This is a matter of strategy and personal opinion, however if the divorce is contentious and you need temporary orders for child support or spousal support (alimony) then you should file first. Also and I think very important you get to speak first in court if your motions are first and you can set the pace and the tone of the process. You can take back control of your life if it has been stalled and you can regain control of your future. I like filing first if we are going to court. Take care and good luck.
Legal disclaimer: The response given is not intended to create, nor does it create an ongoing duty to respond to questions. The response does not form an attorney-client relationship, nor is it intended to be anything other than the educated opinion of the author. It should not be relied upon as legal advice. The response given is based upon the limited facts provided by the person asking the question. To the extent additional or different facts exist, the response might possibly change. Attorney is licensed to practice law only in the State of Massachusetts. Responses are based solely on Massachusetts law unless stated otherwise.
It doesn't usually matter. Whoever files first gets to pay the filing fee, almost always higher than the fee for an appearance or an answer. The one instance where filing first would be worth the effort and cost is where immediate emergency orders for custody, support or protection of property are needed. The filing party may gain the upper hand by defining the issues and charaterizing the behavior of the other party, an offense that forces a defense.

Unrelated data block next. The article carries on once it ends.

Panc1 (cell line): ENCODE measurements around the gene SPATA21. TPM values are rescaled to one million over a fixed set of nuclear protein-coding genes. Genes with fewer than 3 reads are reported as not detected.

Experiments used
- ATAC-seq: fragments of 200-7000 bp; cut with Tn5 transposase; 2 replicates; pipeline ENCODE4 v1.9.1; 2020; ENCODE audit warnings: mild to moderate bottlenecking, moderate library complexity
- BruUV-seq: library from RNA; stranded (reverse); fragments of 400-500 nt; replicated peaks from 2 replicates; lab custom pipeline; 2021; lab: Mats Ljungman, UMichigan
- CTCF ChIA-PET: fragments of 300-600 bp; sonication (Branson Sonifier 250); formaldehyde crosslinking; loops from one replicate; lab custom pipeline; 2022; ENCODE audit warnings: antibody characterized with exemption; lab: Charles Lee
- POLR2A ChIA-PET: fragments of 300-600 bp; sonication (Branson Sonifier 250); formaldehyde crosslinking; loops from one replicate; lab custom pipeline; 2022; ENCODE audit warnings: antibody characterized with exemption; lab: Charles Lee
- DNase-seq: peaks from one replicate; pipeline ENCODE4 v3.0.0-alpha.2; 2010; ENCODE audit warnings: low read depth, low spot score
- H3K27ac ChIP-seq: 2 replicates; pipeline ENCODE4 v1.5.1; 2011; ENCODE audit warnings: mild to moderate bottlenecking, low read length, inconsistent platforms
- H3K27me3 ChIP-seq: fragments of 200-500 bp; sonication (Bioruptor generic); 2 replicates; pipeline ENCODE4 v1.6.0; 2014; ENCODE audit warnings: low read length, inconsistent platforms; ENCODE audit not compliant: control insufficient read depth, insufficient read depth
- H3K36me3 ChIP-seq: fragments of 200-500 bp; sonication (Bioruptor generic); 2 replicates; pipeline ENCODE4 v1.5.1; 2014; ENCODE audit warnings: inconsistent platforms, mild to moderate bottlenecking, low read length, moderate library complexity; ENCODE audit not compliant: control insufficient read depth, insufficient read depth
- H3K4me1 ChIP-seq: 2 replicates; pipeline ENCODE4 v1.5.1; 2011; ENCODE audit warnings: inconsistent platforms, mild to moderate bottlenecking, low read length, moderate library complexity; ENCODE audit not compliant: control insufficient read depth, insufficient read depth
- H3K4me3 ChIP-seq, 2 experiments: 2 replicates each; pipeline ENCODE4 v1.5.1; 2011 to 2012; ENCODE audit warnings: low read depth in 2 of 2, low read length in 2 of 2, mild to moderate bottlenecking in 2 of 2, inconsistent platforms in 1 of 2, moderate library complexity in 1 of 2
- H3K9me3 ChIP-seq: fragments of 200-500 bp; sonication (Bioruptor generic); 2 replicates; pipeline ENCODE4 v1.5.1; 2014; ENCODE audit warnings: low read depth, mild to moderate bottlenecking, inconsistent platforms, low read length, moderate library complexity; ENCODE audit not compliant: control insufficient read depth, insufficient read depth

Best wishes for a favorable outcome, and please remember to designate a best answer.
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Absent emergency circumstances, it does not matter who files first. The person who files first has to pay the filing fee ($220) and if the case proceeds trial, generally is the one who bears the burden of trial preparation which can escalate legal fees. In terms of whose case is presented first, it is the moving party. What that means is even if the other side files the Complaint and serves you, thereby designating them the Plaintiff, you can still file a Motion for Temporary Order first, if the other side has not done so. Where as you'd be the first in time moving party, you would be able to present your case before the other side despite the fact that you are the Defendant. As Attorney Lewis has stated, it is a matter of strategy, and while helpful at times, I generally do not find it to be all that important. Many times I prefer to be the Defendant because at Trial, you will likely have the opportunity to "re-prepare" when it's your time because you will be able to see what evidence has been presented.
This response is for informational purposes only and not intended to be legal advice; nor is this answer intended to create an attorney/client relationship. Legal advice and an attorney/client relationship can only be rendered after a full in person consultation has been conducted with an attorney wherein all necessary facts and circumstances are disclosed. To the extent additional or different facts exist, the within response may be different.
There is no advantage (assuming no circumstances that would otherwise cause it to matter) to letting your husband file first. The only benefit is that your husband will have to pay the $215.00 filing fee. If you want to get things moving and he is delaying, you should file first. Good luck.
This answer does not consitute legal advice and does not create an attorney-client relationship. The answer is based only on the facts presented. This answer is basd only on Massachusetts law.